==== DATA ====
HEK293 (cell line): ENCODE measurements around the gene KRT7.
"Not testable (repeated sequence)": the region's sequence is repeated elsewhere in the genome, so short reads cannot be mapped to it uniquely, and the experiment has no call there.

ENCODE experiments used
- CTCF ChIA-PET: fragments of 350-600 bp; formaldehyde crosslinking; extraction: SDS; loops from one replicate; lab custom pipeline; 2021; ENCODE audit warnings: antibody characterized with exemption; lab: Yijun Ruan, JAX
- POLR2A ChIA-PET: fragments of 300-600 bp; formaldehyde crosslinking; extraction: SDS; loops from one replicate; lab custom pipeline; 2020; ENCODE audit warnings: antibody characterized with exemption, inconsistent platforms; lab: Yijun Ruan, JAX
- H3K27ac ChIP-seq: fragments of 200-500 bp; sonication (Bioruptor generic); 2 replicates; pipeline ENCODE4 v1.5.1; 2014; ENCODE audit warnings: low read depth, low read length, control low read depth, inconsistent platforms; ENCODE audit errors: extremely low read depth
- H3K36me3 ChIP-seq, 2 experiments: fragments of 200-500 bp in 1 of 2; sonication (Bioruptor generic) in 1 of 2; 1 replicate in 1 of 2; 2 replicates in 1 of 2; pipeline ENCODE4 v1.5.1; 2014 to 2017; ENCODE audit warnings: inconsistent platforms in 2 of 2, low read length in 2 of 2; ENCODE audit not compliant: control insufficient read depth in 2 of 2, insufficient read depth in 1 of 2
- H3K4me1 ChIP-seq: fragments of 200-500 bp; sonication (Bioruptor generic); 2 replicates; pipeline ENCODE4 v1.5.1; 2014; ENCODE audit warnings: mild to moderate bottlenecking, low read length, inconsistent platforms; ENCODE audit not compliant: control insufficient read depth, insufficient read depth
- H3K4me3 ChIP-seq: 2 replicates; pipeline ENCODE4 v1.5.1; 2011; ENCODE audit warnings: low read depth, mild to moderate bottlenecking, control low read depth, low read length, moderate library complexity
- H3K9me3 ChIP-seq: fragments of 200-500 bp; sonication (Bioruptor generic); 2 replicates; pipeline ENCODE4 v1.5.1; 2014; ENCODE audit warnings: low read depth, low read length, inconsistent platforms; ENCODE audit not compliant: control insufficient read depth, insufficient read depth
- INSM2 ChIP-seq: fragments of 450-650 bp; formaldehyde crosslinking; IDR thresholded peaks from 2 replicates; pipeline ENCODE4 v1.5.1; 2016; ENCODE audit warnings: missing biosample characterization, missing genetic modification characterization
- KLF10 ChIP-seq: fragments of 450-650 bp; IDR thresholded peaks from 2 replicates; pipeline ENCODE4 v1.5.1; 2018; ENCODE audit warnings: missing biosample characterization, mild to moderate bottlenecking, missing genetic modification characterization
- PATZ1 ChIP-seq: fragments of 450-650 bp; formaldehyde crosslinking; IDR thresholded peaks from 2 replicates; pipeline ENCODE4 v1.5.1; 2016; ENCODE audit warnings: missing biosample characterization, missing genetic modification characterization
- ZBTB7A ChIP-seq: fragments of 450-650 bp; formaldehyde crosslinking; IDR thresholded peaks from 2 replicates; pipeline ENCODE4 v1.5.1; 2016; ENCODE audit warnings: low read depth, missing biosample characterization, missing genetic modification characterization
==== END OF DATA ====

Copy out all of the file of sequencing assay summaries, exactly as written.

HEK293 (cell line): ENCODE measurements around the gene KRT7.
"Not testable (repeated sequence)": the region's sequence is repeated elsewhere in the genome, so short reads cannot be mapped to it uniquely, and the experiment has no call there.

ENCODE experiments used
- CTCF ChIA-PET: fragments of 350-600 bp; formaldehyde crosslinking; extraction: SDS; loops from one replicate; lab custom pipeline; 2021; ENCODE audit warnings: antibody characterized with exemption; lab: Yijun Ruan, JAX
- POLR2A ChIA-PET: fragments of 300-600 bp; formaldehyde crosslinking; extraction: SDS; loops from one replicate; lab custom pipeline; 2020; ENCODE audit warnings: antibody characterized with exemption, inconsistent platforms; lab: Yijun Ruan, JAX
- H3K27ac ChIP-seq: fragments of 200-500 bp; sonication (Bioruptor generic); 2 replicates; pipeline ENCODE4 v1.5.1; 2014; ENCODE audit warnings: low read depth, low read length, control low read depth, inconsistent platforms; ENCODE audit errors: extremely low read depth
- H3K36me3 ChIP-seq, 2 experiments: fragments of 200-500 bp in 1 of 2; sonication (Bioruptor generic) in 1 of 2; 1 replicate in 1 of 2; 2 replicates in 1 of 2; pipeline ENCODE4 v1.5.1; 2014 to 2017; ENCODE audit warnings: inconsistent platforms in 2 of 2, low read length in 2 of 2; ENCODE audit not compliant: control insufficient read depth in 2 of 2, insufficient read depth in 1 of 2
- H3K4me1 ChIP-seq: fragments of 200-500 bp; sonication (Bioruptor generic); 2 replicates; pipeline ENCODE4 v1.5.1; 2014; ENCODE audit warnings: mild to moderate bottlenecking, low read length, inconsistent platforms; ENCODE audit not compliant: control insufficient read depth, insufficient read depth
- H3K4me3 ChIP-seq: 2 replicates; pipeline ENCODE4 v1.5.1; 2011; ENCODE audit warnings: low read depth, mild to moderate bottlenecking, control low read depth, low read length, moderate library complexity
- H3K9me3 ChIP-seq: fragments of 200-500 bp; sonication (Bioruptor generic); 2 replicates; pipeline ENCODE4 v1.5.1; 2014; ENCODE audit warnings: low read depth, low read length, inconsistent platforms; ENCODE audit not compliant: control insufficient read depth, insufficient read depth
- INSM2 ChIP-seq: fragments of 450-650 bp; formaldehyde crosslinking; IDR thresholded peaks from 2 replicates; pipeline ENCODE4 v1.5.1; 2016; ENCODE audit warnings: missing biosample characterization, missing genetic modification characterization
- KLF10 ChIP-seq: fragments of 450-650 bp; IDR thresholded peaks from 2 replicates; pipeline ENCODE4 v1.5.1; 2018; ENCODE audit warnings: missing biosample characterization, mild to moderate bottlenecking, missing genetic modification characterization
- PATZ1 ChIP-seq: fragments of 450-650 bp; formaldehyde crosslinking; IDR thresholded peaks from 2 replicates; pipeline ENCODE4 v1.5.1; 2016; ENCODE audit warnings: missing biosample characterization, missing genetic modification characterization
- ZBTB7A ChIP-seq: fragments of 450-650 bp; formaldehyde crosslinking; IDR thresholded peaks from 2 replicates; pipeline ENCODE4 v1.5.1; 2016; ENCODE audit warnings: low read depth, missing biosample characterization, missing genetic modification characterization